What too many lawyers and clients learn the hard way: Michigan Court Rule 2.507(G) instructs lawyers that ‘binding’ settlement agreements must ‘be in writing’
If it’s not in writing, it doesn’t exist.
Ah, the legal wisdom that can be found in fortune cookies. Lawyers who represent auto accident victims would do well to heed this ancient Chinese proverb (at least, I think it’s an ancient Chinese proverb).
The modern day equivalent of this long-standing, common-sense adage, however, is enshrined in a court rule requiring that “[a]greements [must] be in writing.” Specifically, Michigan Court Rule (MCR) 2.507(G) provides:
“Agreements to be in Writing. An agreement or consent between the parties or their attorneys respecting the proceedings in an action is not binding unless it was made in open court, or unless evidence of the agreement is in writing, subscribed by the party against whom the agreement is offered or by that party’s attorney.”
The court rule doesn’t specify what’s meant by “in writing,” but Michigan Court of Appeals case law has recognized that a “binding settlement agreement” could be created “[t]hrough a series of e-mail messages exchanged between [a] plaintiff’s attorney and [a] defendant’s attorney …” (See Kloian v. Domino’s Pizza L.L.C., 273 Mich. App. 449, 450-452 (2006))
Significantly, the rule provides an alternative way of ensuring the validity – and enforceability – an agreement other than reducing it to writing. For instance, MCR 2.507(G) provides that an “agreement … is … binding” if:
“[I]t was made in open court …”
I learned first-hand about this court rule about 15 years ago. I only needed to learn it once. I had a client who agreed to a settlement at a facilitation with an adjuster who had flown in from Texas for USAA. The facilitation ran longer than expected, the adjuster and the attorney were trying to catch a flight, and no agreement was signed. My client then changed his mind, and when the defendant brought a motion before Judge Colombo in Wayne County Circuit Court to enforce the settlement, the judge denied the motion.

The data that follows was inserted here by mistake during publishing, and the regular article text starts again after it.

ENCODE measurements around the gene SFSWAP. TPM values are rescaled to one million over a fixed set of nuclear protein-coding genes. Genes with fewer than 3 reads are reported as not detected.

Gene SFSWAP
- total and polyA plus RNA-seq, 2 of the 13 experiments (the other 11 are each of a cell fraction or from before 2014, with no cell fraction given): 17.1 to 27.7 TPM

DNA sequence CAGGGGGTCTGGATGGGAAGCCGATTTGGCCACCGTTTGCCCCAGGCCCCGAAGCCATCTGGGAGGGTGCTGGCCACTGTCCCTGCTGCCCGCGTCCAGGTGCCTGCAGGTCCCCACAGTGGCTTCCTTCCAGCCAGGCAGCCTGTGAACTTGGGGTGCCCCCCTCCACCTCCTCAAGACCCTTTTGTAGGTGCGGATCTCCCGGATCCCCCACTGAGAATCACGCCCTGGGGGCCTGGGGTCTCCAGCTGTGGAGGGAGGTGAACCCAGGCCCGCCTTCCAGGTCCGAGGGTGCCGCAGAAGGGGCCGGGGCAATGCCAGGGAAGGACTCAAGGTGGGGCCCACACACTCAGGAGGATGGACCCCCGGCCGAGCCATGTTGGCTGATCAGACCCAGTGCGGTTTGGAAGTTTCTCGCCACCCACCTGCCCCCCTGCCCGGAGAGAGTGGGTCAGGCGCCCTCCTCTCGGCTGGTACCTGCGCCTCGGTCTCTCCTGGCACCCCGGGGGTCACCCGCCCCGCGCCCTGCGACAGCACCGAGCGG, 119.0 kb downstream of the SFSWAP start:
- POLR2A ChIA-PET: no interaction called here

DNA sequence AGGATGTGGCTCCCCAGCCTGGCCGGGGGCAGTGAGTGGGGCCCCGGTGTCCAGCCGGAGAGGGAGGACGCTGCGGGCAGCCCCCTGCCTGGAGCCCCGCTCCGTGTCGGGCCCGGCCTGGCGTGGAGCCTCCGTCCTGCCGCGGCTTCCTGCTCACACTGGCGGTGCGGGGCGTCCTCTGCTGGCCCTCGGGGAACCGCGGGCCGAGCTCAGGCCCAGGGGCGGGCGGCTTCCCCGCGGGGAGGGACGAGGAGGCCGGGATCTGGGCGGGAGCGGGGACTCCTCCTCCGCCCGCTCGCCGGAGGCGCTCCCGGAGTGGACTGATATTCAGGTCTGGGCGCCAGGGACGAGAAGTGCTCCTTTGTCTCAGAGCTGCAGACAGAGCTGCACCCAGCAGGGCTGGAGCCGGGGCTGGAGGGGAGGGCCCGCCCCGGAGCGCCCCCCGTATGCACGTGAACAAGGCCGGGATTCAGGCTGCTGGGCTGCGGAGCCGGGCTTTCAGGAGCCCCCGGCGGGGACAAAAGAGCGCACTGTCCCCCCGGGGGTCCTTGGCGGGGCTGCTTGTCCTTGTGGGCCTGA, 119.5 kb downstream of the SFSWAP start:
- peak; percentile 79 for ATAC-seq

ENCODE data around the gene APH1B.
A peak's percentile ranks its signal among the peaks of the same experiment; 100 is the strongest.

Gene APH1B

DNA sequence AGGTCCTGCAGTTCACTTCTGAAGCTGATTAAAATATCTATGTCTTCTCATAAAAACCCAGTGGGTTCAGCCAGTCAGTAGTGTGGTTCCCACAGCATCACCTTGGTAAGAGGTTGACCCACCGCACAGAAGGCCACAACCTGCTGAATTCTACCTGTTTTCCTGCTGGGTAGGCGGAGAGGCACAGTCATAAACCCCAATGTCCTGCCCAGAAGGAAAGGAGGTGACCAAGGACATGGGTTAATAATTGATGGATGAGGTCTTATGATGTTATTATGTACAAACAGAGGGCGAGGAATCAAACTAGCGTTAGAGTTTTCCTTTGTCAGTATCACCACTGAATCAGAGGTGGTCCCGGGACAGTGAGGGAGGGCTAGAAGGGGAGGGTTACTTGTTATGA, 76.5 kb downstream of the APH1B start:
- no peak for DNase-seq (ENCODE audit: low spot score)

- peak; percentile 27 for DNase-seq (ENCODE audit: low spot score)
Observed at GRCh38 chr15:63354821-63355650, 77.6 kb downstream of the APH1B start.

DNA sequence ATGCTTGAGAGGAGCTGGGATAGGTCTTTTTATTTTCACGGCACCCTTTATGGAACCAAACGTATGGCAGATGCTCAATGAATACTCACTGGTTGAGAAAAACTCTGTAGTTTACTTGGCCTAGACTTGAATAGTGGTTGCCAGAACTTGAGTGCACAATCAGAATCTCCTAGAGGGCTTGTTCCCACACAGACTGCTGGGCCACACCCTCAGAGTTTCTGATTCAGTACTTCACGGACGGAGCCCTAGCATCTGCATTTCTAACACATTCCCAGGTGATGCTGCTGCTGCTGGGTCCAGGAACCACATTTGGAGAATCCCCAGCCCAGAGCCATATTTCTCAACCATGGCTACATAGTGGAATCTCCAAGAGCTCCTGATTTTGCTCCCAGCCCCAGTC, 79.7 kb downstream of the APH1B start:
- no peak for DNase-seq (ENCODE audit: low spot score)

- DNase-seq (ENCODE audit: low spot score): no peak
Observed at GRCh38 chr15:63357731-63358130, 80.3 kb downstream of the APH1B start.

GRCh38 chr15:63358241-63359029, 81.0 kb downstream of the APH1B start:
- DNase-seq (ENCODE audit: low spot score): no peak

As an attorney who has devoted my 20 year legal career to helping people who have been injured in Michigan car accidents, I know first-hand the important protection this court rule provides to auto accident victims – and the lawyers who represent them.
Auto accident lawsuits can get quite heated and sometimes, in the heat of battle, adjusters and lawyers agree to settle cases on terms they later wish they hadn’t. While in the example above, it was my client that changed his mind, this court rule should be viewed as an important protection for auto accident victims (and the lawyers who represent them), as in most cases it will be the defense that tries to change and add terms after the settlement. Too often, new terms such as confidentiality are demanded, or overly broad indemnification language that was never bargained or negotiated. Again, this court rule protects the auto accident victim – and his or her attorney – who is dealing in good faith to try to obtain a settlement for No Fault auto insurance benefits and/or pain and suffering compensation.
The court, MCR 2.507(G), stops insurance company “buyer’s remorse.” To lock-in a settlement, a lawyer will need to do one of the following to ensure the validity and enforceability of an auto accident injury settlement:
- Make sure the “agreement is in writing” pursuant to MCR 2.507(G); or,
- Make the agreement on the record, before a judge, “in open court.”